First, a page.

Stylistically Jamie utilises both traditional Aboriginal techniques such as ‘dots’ but also incorporates unorthodox non-traditional techniques with the use of imagery, colour, and contemporary narratives. His art is a fusion of the past, present, and the future and represent Aboriginal artists who have been influenced by both their Indigenous history and current Western upbringing.

Dr Virginia Keft
Dr. Virginia Keft is a Murriwarri woman; a practicing artist and curator, First Nations producer, and award-winning researcher with over 25 years’ experience working in the Arts Sector. Virginia has produced and curated artistic and cultural programs that celebrate and recognise the continuity of Culture and the important contribution that Aboriginal and Torres Strait Islander peoples have made, and continue to make, to the Arts, education, community, and Country. Virginia brings her commitment and deep respect for First Nations practices and protocols to her curatorial practice. She is passionate about making contemporary arts and culture accessible to broad audiences together with a commitment to help drive change through innovative and culturally safe arts and culture programs.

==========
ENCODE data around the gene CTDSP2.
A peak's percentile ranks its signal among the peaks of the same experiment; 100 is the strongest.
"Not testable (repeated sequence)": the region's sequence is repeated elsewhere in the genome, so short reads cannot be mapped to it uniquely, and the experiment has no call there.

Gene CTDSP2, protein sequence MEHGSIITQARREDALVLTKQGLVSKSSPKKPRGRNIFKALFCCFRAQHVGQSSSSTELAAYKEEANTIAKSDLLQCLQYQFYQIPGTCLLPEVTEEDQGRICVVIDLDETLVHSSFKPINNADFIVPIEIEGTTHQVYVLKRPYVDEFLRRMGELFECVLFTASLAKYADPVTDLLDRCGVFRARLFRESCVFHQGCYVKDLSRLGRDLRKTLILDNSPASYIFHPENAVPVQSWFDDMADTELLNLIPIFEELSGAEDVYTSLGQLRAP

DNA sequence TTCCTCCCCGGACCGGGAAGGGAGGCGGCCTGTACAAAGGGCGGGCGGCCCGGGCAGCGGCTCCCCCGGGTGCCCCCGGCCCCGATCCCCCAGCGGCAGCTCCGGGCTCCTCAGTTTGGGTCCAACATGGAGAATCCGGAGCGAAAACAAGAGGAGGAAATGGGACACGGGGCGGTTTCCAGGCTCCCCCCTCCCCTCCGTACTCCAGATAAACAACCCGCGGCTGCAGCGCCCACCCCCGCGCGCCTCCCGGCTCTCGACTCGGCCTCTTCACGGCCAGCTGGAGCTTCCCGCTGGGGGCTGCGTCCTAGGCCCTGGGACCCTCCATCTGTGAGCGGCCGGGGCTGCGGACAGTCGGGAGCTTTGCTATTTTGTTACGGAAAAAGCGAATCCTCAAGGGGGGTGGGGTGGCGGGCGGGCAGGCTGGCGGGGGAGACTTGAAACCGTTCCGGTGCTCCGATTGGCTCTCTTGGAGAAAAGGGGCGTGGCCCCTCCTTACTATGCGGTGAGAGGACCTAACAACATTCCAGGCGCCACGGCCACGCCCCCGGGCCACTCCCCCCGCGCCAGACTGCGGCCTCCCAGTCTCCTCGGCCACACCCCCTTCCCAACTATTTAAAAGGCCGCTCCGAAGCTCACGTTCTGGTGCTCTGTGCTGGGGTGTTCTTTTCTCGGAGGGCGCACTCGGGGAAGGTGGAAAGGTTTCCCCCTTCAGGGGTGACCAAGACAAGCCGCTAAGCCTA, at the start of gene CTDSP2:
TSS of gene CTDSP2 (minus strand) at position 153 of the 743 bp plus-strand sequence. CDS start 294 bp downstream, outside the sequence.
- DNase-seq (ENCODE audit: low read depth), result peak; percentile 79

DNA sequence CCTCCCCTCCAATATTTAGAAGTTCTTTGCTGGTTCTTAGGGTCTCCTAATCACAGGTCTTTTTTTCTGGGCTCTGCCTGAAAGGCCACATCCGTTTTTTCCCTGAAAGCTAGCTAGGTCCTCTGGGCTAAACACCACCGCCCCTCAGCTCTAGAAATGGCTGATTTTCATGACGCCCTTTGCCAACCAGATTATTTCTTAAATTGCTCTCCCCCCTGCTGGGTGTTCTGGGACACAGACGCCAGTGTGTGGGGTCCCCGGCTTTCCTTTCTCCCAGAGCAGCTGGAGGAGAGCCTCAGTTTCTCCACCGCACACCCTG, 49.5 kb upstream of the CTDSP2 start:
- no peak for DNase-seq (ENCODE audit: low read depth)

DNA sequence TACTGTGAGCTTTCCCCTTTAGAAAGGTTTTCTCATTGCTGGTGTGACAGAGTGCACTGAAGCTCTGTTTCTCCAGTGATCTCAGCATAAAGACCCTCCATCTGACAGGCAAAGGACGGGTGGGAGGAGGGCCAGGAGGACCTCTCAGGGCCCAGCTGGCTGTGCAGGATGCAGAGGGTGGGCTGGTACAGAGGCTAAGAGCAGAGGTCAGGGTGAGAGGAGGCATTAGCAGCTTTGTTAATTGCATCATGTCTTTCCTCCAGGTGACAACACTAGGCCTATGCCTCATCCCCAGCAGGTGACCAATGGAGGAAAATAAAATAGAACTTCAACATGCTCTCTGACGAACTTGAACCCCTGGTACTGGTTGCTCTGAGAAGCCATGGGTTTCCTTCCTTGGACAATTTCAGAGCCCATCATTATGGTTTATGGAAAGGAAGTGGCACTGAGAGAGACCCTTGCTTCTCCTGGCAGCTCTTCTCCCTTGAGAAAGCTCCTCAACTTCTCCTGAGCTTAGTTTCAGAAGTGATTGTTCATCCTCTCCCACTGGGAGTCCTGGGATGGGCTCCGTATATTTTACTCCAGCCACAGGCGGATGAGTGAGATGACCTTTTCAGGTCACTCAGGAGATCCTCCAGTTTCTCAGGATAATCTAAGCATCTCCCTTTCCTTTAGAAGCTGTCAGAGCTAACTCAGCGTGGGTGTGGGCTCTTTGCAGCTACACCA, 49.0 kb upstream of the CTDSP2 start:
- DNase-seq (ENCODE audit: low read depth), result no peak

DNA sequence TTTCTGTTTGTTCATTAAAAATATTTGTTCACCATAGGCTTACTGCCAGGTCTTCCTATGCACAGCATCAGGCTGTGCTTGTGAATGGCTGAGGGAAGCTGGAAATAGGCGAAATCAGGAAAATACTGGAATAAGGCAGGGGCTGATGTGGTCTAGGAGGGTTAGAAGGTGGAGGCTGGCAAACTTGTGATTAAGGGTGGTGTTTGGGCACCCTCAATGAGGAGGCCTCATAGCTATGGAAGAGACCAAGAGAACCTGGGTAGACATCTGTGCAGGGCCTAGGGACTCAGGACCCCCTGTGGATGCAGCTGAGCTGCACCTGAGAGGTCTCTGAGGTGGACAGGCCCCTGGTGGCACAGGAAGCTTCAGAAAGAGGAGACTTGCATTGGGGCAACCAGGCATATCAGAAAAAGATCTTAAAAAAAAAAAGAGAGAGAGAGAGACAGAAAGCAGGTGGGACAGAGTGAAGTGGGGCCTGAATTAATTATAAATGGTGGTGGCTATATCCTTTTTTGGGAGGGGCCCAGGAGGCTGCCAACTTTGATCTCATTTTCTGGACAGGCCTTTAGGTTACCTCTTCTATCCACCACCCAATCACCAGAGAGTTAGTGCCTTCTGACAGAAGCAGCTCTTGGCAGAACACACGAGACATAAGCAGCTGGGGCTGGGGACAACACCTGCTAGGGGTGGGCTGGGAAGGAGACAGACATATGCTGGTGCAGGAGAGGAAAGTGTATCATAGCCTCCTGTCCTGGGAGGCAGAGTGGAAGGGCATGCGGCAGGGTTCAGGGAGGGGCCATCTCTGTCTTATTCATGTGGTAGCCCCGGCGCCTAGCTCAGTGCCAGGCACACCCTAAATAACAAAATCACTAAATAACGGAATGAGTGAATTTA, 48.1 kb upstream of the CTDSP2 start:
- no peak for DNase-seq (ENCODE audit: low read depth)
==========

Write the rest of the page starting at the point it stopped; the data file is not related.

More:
Virginia holds a Doctorate (PhD – Medalist) from the University of Wollongong, along with a Bachelor of Creative Arts (BCA – Distinction), and a Bachelor of Arts (BA – Class 1 Honours). Virginia holds the position of Arts and Dementia Coordinator for Aboriginal and Torres Strait Islander programs at the Museum of Contemporary Art, Australia, she is a member of the Sydney Gay and Lesbian Mardi Gras, Reconciliation Action Plan Working Group, she is also a member of the Red Rattler First Nations Advisory Group.

Top right. Danny Eastwood, acrylic on canvas. Courtesy of the artist.
Bottom left. Our River, Jason Wing, 2008. Spray paint on found street signage, 91 x 59 cm. Blacktown City Art Collection. Acquired 2009. Photo: Adam Hollingworth.
Bottom right. Path to My Country, Robyn Caughlan, 2019. Mixed media, 115 x 128 cm. Image courtesy the artist.

Proudly funded by the NSW Government in association with Blacktown City Council and Blacktown Arts.
Proper Way is presented by Blacktown City Council, Blacktown Arts and Solid Ground.